The book’s treatment of the dirty war is a tour de force, indicting a military run amok. It had convinced itself that students, teachers, clergymen, unionists and intellectuals were the country’s mortal enemies. Mr. Andersen also calls into question the United States Government’s role in Argentina during this time.
But it is troubling that the identification of Mr. Firmenich as a double agent comes from a single source, a retired Central Intelligence Agency station chief posted to Buenos Aires and identified only as “Sam.” At one point, Mr. Andersen tells us in a footnote that he has provided two letters by Sam to the book’s publisher confirming Mr. Firmenich’s role. This does not help the reader to weigh the truth of the allegation. Of course, one difficulty in an instance such as this arises from the restrictions the C.I.A. places on its former employees. But in the same footnote an Argentine source gives only weak confirmation of Sam’s claim, saying: “It’s possible . . . it might have. . . . I can’t say, but I’m convinced of one thing — they did each other favors.”
Mr. Andersen’s research produces a strong presumption of duplicity on Mr. Firmenich’s part. Unfortunately, Mr. Firmenich refused to be interviewed for this book. The author does point out that Mr. Firmenich was a nationalist and a Peronist, and many of his targets were members of the Marxist People’s Revolutionary Army. So it is indeed plausible that he could have been a willing accomplice of the Argentine armed forces in their war against the left.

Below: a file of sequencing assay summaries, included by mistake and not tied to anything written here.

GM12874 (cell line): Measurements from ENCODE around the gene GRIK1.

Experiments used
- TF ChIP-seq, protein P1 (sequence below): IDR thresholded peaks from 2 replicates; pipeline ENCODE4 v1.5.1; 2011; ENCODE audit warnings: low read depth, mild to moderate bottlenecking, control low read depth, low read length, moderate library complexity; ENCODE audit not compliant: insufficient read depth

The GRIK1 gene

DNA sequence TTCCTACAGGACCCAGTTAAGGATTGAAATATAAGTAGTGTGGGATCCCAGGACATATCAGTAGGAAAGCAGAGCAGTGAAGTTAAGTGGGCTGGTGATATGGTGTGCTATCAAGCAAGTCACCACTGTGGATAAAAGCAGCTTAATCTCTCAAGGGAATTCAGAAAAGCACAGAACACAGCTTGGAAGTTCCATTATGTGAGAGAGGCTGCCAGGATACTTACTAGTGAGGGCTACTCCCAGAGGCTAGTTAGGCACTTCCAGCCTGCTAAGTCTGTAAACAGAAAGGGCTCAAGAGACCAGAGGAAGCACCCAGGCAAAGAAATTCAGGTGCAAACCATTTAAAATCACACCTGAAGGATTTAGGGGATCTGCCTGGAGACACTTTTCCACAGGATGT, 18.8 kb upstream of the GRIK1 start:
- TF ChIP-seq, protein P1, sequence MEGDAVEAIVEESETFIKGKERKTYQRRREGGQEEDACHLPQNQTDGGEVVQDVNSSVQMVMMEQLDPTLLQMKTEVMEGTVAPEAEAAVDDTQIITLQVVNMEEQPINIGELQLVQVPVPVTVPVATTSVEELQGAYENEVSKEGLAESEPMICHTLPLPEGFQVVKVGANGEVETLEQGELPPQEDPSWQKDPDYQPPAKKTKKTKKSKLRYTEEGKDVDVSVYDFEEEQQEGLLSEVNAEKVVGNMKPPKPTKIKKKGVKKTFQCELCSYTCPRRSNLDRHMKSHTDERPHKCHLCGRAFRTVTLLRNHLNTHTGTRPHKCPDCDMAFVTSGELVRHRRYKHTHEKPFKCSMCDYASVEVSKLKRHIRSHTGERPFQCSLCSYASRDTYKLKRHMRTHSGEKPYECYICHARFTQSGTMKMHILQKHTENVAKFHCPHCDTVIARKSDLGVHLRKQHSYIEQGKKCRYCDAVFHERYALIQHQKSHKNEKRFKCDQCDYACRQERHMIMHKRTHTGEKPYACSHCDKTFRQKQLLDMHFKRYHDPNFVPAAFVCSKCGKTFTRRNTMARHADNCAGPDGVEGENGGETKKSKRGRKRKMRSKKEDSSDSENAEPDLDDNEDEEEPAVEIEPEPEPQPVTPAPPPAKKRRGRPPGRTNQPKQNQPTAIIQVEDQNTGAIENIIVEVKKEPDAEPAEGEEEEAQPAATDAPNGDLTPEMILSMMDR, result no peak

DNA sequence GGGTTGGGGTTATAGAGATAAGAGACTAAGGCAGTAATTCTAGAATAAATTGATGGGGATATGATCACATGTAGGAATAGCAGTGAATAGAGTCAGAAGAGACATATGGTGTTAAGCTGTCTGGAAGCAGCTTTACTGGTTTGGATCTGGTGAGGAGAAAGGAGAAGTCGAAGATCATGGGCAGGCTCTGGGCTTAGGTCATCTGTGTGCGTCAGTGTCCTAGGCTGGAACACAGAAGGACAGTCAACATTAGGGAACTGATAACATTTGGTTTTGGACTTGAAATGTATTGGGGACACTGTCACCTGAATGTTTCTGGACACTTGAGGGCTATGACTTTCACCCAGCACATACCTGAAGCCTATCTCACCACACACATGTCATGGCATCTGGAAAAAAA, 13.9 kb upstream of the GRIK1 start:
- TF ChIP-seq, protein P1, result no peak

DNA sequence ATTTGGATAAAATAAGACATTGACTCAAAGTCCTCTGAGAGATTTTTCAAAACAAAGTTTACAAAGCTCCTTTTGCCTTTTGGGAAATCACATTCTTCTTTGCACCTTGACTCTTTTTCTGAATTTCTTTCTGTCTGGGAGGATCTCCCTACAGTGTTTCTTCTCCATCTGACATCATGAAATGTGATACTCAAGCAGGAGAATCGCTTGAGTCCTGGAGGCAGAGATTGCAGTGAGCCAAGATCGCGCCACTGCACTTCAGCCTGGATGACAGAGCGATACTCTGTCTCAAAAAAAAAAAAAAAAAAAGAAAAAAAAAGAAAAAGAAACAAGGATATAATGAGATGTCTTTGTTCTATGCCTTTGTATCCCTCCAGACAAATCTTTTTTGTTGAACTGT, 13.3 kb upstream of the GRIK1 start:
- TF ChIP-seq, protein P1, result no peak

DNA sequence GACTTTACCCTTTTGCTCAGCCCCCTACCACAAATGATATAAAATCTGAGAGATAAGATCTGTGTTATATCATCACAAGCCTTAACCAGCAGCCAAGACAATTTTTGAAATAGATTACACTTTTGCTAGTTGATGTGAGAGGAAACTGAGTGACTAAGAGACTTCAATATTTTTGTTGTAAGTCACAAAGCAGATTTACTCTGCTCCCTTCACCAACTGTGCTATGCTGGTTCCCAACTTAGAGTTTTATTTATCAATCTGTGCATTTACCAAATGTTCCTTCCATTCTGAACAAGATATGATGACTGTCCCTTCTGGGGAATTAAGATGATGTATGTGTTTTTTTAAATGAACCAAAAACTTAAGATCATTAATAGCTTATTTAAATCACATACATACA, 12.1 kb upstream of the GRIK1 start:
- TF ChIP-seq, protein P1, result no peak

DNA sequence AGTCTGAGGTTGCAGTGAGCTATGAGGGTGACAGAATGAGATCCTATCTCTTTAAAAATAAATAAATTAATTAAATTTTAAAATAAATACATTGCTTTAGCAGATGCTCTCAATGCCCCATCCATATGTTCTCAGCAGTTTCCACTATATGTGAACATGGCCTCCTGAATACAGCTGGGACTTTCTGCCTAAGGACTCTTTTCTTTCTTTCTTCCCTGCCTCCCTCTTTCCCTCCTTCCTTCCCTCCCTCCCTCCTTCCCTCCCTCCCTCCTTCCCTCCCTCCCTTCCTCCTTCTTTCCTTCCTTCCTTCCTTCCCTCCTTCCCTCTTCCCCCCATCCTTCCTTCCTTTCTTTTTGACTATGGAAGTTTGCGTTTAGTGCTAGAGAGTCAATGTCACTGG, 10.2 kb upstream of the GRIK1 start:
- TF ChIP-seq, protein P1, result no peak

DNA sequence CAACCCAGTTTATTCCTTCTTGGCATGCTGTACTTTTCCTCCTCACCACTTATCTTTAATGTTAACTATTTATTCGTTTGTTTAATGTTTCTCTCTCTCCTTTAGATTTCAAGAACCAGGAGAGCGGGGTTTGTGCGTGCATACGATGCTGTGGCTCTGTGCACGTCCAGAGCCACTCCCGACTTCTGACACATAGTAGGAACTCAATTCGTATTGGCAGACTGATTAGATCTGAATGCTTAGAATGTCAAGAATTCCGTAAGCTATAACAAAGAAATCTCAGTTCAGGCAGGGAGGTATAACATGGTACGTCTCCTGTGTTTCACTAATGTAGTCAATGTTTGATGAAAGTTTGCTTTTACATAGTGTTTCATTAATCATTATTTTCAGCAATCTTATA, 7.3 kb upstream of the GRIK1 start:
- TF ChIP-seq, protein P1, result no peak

About half of “Dossier Secreto” chronicles the decades before the 1970’s, when the armed forces practiced and refined the techniques that they would use to wage their dirty war. This long prologue somewhat dilutes the central drama of Mr. Firmenich and the Montoneros’ manipulation.
More important, missing from this account of the growing chaos is a clear acknowledgment that the society itself was breaking down. This was not simply a case of cowed but decent folk falling into the hands of neofascists and neo-Nazis; a wide array of groups, right and left, had embraced violence. Mr. Andersen recounts but does not explore one of the most violent incidents, Juan Peron’s 1973 homecoming at Ezeiza airport after 17 years of exile, when Peronist thugs of the right set upon poorly armed Peronists of the left. Such anarchy is crucial to explain, though obviously it does not excuse, how the military came to step in so that it could impose order at any cost. Even though violence of the right and the systematic bloodbath of the military went on for years, taking a far higher toll than the blood spilled by the left, the societal breakdown was evident before the generals stepped in.
Curiously, Mr. Andersen lays very little responsibility for that breakdown at Peron’s doorstep. Peron remains opaque in this book — Mr. Andersen seems content simply to brand him an opportunist — yet he clearly fostered the anarchy and the eventual military crackdown by encouraging guerrilla activity and radicalism while courting the right. By playing one side off against the other, he ultimately left the door open to the dirty war.
“Dossier Secreto” is not a work to be shelved with historical military studies. It documents the depths to which apparently civilized societies can sink. It calls into question the wisdom of the 1990 presidential pardons of the dirty war’s perpetrators and of Mario Firmenich. And as messianic military men resurrect their appeal in Venezuela and elsewhere, it forces us to confront the crucial questions of why such madness occurs and whether it might occur again.
Article was originally published by The New York Times